In the year 1485, Elizabeth arrives at Grafton Manor to begin living out the rest of her days, while Margaret writes to Henry, telling him to bring an army when he can escape from Brittany, the place he’s currently being pinned down in. The latter also learns from a combative Lord Stanley that Elizabeth is no longer prisoner in the Abbey, the one bit of solace that Margaret has after recent events; Richard has sent her back to Grafton and thus, Stanley argues that God has chosen the Yorks.
Back in the palace, Prince Edward suffers from yet another fever and ends up interrupting a conversation his parents were having about Henry looking to unite the houses of York and Lancaster, as well as Anne’s hostility toward “the bastard girl Elizabeth,” by vomiting on the floor. He’s immediately rushed to bed, just as Lizzie and Cecily arrive at court. Anne addresses them both coldly from her throne and subtly insults their mother by saying that she’s a Queen who’s easy to serve; however, that evening, she is awakened by Lizzie playing the violoncello for a casual audience and witnesses Richard offer his niece his hand before the two begin dancing. Stanley was there to witness everything and takes the news of Lizzie having a suitor back to Margaret, rubbing in her face the fact that Henry needs the Rivers girl in order to be taken seriously should he win the battle with Richard. After expressing disgust at Richard pursuing his niece, especially since he still has a wife, Margaret suggests that perhaps he’s doing this to shame Lizzie, only Stanley thinks that they each have genuine feelings for the other.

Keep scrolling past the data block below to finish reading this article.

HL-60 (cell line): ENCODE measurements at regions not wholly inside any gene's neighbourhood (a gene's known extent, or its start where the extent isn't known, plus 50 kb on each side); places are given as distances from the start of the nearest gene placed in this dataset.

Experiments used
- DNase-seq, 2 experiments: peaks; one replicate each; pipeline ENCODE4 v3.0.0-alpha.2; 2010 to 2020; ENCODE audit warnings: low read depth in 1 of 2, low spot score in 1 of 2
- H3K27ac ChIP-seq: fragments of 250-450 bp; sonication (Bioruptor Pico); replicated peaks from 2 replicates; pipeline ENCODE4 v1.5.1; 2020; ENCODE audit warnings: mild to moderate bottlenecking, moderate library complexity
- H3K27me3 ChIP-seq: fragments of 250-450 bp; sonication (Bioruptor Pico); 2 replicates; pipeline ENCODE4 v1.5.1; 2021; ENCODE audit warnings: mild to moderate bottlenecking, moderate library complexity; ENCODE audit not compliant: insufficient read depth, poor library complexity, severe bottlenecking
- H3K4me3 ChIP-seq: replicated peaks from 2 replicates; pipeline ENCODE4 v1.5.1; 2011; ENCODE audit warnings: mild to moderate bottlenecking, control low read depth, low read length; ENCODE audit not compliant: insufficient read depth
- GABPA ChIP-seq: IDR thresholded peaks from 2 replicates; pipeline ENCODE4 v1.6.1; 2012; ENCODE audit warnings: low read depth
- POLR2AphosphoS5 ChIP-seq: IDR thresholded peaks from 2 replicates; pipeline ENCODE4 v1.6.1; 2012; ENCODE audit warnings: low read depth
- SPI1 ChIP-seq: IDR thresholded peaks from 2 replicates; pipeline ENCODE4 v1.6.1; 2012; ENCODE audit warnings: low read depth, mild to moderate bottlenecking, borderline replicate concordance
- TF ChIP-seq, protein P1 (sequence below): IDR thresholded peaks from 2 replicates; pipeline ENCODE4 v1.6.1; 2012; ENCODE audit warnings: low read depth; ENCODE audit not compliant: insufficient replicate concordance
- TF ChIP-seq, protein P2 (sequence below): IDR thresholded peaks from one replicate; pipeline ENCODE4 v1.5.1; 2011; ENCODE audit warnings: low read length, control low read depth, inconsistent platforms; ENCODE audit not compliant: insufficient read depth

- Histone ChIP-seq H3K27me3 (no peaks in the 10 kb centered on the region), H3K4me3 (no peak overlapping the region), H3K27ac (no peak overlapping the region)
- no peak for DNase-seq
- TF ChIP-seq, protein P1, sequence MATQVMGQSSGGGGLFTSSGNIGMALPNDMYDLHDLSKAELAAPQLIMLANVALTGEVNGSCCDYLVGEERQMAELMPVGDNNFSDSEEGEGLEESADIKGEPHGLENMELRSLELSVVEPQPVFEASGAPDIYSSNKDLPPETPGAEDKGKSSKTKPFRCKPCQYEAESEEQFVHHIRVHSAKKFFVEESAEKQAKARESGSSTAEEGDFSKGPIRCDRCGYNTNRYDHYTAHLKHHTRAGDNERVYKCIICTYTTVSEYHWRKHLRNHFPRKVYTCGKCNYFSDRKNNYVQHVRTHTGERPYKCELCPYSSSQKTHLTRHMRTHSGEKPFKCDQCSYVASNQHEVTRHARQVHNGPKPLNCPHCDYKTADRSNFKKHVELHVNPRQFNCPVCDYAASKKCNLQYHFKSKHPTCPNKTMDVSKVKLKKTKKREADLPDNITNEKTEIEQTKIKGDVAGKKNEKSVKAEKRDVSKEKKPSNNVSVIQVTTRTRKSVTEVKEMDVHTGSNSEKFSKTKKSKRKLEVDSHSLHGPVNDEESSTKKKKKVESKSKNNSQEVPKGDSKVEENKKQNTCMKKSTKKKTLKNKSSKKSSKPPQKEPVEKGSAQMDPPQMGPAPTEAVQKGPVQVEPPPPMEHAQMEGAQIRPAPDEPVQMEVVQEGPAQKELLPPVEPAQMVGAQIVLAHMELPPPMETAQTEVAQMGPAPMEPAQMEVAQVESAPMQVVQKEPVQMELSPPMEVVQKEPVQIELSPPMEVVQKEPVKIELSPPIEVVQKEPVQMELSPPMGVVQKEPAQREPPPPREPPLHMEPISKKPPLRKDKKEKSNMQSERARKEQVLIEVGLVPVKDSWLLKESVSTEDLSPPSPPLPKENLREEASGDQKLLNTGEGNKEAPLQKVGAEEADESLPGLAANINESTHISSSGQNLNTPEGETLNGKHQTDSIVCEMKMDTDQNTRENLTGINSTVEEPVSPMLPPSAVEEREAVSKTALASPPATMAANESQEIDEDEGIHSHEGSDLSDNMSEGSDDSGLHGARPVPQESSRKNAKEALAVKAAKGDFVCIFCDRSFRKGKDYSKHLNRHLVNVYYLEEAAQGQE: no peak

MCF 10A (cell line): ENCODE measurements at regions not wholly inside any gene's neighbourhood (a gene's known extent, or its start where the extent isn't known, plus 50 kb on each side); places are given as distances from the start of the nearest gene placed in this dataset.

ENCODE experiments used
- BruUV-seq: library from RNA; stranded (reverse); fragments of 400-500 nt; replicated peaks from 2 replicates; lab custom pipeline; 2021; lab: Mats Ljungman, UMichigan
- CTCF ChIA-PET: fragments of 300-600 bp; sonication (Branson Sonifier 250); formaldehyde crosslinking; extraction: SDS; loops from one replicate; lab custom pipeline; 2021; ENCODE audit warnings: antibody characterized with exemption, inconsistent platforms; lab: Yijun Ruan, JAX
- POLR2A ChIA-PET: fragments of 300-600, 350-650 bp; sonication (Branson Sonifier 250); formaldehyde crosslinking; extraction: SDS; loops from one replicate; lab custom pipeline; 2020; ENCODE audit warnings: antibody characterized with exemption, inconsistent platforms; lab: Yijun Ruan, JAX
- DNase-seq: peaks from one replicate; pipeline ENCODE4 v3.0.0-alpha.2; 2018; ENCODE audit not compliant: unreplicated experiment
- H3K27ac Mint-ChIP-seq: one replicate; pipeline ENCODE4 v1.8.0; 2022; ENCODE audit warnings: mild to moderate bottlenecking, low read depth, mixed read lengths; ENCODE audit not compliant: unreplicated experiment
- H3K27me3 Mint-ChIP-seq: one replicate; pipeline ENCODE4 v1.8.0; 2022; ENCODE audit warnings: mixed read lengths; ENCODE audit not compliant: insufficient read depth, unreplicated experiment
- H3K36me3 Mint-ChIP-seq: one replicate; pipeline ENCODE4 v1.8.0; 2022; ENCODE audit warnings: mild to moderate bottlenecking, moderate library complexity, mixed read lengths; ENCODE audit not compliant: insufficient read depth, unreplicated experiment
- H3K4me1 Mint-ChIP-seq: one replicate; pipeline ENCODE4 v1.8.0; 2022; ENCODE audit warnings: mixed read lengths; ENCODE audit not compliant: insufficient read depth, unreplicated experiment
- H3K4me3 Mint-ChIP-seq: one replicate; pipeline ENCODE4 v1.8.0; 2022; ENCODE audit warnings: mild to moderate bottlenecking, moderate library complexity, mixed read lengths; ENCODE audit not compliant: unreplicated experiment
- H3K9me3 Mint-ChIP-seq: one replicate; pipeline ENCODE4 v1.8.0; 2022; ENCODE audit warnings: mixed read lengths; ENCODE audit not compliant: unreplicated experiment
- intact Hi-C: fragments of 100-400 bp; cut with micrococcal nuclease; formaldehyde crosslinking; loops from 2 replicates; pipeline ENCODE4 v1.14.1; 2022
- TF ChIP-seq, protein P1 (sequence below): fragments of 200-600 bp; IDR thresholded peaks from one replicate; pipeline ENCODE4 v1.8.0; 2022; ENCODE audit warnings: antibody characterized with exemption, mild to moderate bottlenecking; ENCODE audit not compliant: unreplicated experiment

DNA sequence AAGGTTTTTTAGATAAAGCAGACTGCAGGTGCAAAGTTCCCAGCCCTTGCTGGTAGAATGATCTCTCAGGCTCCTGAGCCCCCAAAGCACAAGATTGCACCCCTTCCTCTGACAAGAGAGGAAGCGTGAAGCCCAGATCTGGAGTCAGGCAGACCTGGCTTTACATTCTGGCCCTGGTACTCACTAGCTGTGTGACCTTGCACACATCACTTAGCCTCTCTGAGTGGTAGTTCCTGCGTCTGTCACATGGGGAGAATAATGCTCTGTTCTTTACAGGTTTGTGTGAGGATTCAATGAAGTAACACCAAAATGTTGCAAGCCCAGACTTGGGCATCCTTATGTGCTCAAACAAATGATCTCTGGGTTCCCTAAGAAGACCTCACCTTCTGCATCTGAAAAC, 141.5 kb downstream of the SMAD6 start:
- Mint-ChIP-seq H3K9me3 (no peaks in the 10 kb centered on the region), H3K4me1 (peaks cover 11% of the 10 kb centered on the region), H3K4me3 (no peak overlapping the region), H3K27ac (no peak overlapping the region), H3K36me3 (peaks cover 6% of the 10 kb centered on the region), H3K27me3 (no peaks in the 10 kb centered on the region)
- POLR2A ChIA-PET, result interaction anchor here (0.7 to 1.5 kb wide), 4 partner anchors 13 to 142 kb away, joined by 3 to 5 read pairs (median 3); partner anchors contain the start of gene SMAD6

Anne confronts Richard about the fact that she wants to banish both Lizzie and Cecily from court. While she finds out that he doesn’t wish to bed his niece, he wants to use her status among the men who still support King Edward as a way of keeping Henry’s ranks low, even if it means embarrassing his wife in the process. That night at dinner, he does just that by offering to walk Lizzie into the dining hall, though they all get pulled away when the royal daughter Margaret comes running, frantically searching for help for Edward. The two had been playing and she fell asleep while he still had a fever; as a result, the prince dies and Queen Anne causes a scene at the funeral, almost as a way of testing where her husband’s loyalties lie. Instead of comforting her, he does so with Lizzie, furthering her grief and belief that all this is the result of Elizabeth’s curse on those responsible for the death of her son. Richard suggests that they should have another son, but after 10 years of trying for another boy, Anne no longer longs to be touched, as she knows what the outcome will be. She accuses Richard of not loving her anymore before turning away from him, forcing him to leave.